Intervening on Addiction
When you become a parent, you are handed a precious life, someone else’s, but they are so achingly vulnerable, and you are responsible for them. You need to house and feed them but also educate them, about everything, and nurture them and set them up so they can be successful and happy adults. You love them more than you love yourself. You would lay your life down to protect theirs.
But then, sometimes, that life of theirs spins out of control.
Sometimes, you don’t even know.
Even when dire signs are there and you frantically double down and are now bailing them out of jail and hiring attorneys and therapists and putting them into rehab, pleading with them, trying to force them, even, to just get their act together, nothing works.
In fact, things just keep getting worse.
What can you do, if anything, then?
It’s a question that millions of American families face.
Beth Flinn, a mom of three and a licensed professional counselor, faced this situation with her oldest son, Max, seven years ago. She was at yet another rehabilitation facility, seeking treatment for then-24-year-old Max, after yet another arrest.
The director of the facility, Beth remembers, showed her the program of a funeral he had just attended. On the cover was a photo of the young man who had died, with his mom. “This mother loved her son to death,” the counselor said.
He did not mean that this mother caused her son’s addiction. He meant that what she did to help him actually did the opposite: it made it easier for his disease to progress. It’s what addiction experts mean by the term “enabling.”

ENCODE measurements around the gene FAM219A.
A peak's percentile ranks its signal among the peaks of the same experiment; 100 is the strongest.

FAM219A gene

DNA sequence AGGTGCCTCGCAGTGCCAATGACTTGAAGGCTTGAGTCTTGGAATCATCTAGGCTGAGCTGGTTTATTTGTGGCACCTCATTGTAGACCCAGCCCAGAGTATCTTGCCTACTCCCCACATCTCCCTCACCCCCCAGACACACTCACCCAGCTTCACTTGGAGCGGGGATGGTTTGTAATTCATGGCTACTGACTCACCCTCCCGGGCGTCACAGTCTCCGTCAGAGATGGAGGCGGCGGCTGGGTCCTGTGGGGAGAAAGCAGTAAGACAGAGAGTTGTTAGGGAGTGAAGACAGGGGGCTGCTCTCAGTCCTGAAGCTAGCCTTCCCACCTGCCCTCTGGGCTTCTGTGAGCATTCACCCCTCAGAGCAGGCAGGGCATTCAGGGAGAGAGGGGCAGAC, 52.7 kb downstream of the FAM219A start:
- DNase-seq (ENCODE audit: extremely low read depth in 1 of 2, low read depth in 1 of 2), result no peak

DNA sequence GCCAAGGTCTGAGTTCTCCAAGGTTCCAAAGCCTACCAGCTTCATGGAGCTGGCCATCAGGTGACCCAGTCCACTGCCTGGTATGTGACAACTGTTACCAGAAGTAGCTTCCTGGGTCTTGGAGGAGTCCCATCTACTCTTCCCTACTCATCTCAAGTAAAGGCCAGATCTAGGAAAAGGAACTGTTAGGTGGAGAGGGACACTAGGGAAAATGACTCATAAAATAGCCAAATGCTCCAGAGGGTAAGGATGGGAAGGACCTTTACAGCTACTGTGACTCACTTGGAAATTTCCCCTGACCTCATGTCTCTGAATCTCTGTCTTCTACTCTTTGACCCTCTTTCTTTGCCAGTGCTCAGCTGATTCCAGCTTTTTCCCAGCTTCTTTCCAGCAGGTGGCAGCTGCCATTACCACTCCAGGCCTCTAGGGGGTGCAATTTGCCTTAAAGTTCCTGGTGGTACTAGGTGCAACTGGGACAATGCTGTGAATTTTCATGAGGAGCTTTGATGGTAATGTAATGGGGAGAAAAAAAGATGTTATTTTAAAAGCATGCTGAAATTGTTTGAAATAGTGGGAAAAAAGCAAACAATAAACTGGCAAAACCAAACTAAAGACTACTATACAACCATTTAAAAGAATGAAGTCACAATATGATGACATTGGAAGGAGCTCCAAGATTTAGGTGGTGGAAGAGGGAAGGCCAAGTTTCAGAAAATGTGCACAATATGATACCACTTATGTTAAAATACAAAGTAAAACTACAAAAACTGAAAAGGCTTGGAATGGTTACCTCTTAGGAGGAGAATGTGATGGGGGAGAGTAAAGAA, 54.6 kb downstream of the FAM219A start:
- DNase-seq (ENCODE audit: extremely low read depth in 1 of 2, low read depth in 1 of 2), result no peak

Beth’s son, Max, now 30, says, “If you continue to give them financial support, if you welcome them back into your house, the disease knows it has an infinite resource.”
Max’s parents had to do what seemed so counter-intuitive. They sold the car they had bought for Max. They canceled the lease on the apartment they rented for him. They stopped paying for college. The next time he was arrested, they didn’t rush to bail him out.
“I was in the Harris County Jail for two weeks, calling them every day, begging them to get me out of there,” says Max.
At one point, his mom didn’t visit him on his birthday, though she did send a friend. “I am very much a mama’s boy,” says Max. “That had such a big effect.”
When his family told him they would support his recovery and get him into rehab, but not his disease, “I hated them,” remembers Max, “I was so angry, I think I said, ‘I’ll never talk to y’all again.’ But they saved my life in that moment by drawing that line.”
Max was one of the lucky ones. While, as Beth says, “Max can count on three hands” the people he knew from Bellaire High School who have since died from substance abuse, he has been sober since December of 2012.